by The Growing Room
We have all heard the refrain that our obligation as a society is to leave behind a better world for our children. In a world that will be inherited by our children, it would seem that the best way to ensure a better, healthier planet is to equip today’s youth with the knowledge and leadership skills to meet tomorrow’s environmental challenges. This requires parents taking an active role in educating the next generation. Our commitment to providing children with an environmental education will help them become environmental citizens that will be the thought leaders of tomorrow. Nurturing a respect for nature and all living things is an imperative that parents can convey to their children. Parents can do this by supporting and encouraging attitudes at home and at school that emphasize the importance of environmental education.
Break the Indoor Habit: Reconnect Children with Nature
Society is in the midst of one of the most profound paradigm shifts in history. Technological advances are changing the way we live. This societal shift is leading to more screen time for children. As a consequence, today’s generation of children is the first to grow up indoors. Children must first experience nature on their own terms before they can be asked to consider and address our more complex environmental issues. Parents can help by encouraging their children to spend time outdoors. Children need the opportunity to develop a personal connection with nature. This means hands-on learning, which encourages gentle observation. Walks around the neighborhood, trips to nearby forests or parks, day trips to the beach or mountains all provide opportunities for discovery that generate curiosity and passion. Discovery is the precursor to environmental literacy and advocacy for our children.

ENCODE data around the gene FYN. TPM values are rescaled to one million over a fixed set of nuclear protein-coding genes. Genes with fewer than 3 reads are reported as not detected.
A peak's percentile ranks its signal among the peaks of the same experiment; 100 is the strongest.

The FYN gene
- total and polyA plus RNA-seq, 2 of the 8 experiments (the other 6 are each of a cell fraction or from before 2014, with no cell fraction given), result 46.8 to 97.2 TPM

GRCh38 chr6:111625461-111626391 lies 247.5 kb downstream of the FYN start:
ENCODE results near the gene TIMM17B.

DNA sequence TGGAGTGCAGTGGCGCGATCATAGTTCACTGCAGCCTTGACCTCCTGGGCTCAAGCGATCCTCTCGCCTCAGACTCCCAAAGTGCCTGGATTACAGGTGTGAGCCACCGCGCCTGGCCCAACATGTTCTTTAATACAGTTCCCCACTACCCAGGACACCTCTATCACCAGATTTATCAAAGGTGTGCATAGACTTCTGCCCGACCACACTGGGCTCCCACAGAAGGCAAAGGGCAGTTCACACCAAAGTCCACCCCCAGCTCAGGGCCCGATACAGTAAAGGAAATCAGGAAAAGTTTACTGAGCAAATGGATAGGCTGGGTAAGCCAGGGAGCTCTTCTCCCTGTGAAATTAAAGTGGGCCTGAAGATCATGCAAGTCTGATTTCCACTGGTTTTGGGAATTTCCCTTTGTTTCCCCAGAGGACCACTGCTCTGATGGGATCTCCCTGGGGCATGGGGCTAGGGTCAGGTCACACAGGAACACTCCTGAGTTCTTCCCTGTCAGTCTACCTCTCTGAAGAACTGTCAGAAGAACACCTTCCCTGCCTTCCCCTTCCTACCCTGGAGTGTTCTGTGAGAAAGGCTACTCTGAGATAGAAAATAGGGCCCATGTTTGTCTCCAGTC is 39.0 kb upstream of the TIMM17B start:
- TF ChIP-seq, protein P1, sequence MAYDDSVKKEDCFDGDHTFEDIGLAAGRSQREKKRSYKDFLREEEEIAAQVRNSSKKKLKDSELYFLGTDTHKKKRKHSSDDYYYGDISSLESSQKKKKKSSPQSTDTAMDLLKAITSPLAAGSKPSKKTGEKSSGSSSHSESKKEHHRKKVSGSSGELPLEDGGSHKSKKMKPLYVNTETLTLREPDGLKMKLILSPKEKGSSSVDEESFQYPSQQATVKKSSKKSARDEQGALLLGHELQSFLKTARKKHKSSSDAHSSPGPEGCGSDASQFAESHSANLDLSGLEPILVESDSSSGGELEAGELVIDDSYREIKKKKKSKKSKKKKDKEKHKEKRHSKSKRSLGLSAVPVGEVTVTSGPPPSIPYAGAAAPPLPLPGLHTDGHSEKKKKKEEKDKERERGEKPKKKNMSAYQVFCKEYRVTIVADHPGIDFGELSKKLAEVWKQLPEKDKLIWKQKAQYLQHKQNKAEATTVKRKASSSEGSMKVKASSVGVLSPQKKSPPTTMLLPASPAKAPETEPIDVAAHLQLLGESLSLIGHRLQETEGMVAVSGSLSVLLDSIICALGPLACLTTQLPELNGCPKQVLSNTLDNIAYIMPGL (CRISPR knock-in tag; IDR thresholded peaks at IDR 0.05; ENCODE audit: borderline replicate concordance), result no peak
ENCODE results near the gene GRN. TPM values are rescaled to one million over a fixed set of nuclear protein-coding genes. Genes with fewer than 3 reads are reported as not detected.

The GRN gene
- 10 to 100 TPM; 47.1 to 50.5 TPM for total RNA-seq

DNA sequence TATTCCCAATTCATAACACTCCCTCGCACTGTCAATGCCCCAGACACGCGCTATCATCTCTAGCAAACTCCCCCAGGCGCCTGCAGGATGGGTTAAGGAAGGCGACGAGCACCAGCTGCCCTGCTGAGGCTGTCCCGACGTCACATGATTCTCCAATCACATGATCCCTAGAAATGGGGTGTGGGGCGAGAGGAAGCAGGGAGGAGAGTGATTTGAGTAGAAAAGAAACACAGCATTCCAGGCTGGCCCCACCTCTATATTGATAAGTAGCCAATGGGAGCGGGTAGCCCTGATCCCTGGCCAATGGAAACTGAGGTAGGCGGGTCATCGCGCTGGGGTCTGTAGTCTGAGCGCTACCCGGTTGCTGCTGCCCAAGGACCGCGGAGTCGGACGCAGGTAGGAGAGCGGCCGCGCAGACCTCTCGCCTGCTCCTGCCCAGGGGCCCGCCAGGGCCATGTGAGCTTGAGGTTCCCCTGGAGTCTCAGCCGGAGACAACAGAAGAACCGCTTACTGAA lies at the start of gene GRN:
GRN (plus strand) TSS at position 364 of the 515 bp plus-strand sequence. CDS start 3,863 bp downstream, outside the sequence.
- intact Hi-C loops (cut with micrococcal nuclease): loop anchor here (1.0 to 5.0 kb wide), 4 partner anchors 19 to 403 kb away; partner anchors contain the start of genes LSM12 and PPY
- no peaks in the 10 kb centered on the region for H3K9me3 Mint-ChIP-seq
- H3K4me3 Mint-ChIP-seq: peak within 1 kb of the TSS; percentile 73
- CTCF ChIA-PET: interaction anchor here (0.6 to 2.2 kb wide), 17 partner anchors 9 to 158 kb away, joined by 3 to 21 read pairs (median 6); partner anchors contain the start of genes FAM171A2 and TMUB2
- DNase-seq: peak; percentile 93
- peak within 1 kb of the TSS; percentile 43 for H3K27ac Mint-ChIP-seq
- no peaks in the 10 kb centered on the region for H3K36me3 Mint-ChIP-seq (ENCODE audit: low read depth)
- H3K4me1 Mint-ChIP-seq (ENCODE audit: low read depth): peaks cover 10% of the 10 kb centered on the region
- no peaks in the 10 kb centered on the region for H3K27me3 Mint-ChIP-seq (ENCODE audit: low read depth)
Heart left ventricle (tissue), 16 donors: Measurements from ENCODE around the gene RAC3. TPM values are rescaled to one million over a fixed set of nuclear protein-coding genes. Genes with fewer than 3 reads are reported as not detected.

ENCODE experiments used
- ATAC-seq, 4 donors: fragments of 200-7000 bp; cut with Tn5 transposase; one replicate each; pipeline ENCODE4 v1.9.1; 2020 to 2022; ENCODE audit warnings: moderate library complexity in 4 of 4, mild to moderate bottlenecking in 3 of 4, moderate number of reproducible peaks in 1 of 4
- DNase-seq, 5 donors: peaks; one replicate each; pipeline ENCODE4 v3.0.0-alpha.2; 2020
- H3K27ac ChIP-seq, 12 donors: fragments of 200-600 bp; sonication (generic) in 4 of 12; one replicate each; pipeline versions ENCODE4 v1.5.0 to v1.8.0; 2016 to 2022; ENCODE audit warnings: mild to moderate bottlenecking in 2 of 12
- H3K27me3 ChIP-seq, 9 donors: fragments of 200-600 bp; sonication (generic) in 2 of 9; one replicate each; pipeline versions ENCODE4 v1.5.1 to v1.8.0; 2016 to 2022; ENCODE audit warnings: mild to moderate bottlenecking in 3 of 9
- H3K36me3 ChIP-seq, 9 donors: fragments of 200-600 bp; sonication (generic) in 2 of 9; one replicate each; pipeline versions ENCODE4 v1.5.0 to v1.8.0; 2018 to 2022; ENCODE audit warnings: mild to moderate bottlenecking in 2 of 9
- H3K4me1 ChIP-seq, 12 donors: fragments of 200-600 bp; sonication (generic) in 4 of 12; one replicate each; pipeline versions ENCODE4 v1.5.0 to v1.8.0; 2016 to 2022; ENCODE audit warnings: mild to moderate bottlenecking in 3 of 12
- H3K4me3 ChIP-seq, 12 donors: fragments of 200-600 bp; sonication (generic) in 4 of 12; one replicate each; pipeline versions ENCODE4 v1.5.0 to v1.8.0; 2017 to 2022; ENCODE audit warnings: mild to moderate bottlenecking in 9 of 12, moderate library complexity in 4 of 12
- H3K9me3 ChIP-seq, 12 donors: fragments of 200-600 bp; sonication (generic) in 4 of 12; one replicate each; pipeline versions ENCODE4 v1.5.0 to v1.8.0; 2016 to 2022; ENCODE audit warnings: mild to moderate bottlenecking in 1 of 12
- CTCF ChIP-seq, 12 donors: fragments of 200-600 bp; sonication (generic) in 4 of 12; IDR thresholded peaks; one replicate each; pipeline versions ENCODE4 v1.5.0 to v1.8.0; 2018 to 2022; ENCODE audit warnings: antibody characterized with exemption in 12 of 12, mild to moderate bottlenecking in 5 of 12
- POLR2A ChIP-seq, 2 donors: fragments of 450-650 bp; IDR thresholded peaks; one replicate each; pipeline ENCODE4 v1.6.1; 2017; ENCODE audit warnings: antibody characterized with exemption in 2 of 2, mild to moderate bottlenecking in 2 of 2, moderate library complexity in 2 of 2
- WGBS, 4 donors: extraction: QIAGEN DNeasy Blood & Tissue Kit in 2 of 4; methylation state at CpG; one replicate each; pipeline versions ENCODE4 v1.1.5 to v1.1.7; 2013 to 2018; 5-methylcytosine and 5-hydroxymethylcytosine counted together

Encourage Academic Study
Helping children correlate school subjects with environmental interests is a great tool to help children “connect the dots” between classroom study and their outdoor experiences. Math and Science provides a means to problem solving and information gathering, while social studies can serve as a model for civic action. The combination of academic and practical knowledge sets a strong foundation for future environmental or conservation studies.
What More can Parents do?
When it comes to environmental education there is much parents can do to promote responsible environmental citizenry. Parents are the single-most influential influence in a child’s life; the role of parents as educators, role models, and mentors is of paramount importance. As society becomes more aware of the self-inflicted dangers that it has imposed upon the planet, the need for parents to teach children about environmental stewardship grows evermore important. These teaching opportunities can also encourage parents to reflect upon the manner in which they are positively or negatively contributing to their family’s view of environmental protection and conservancy.
Parents as Educators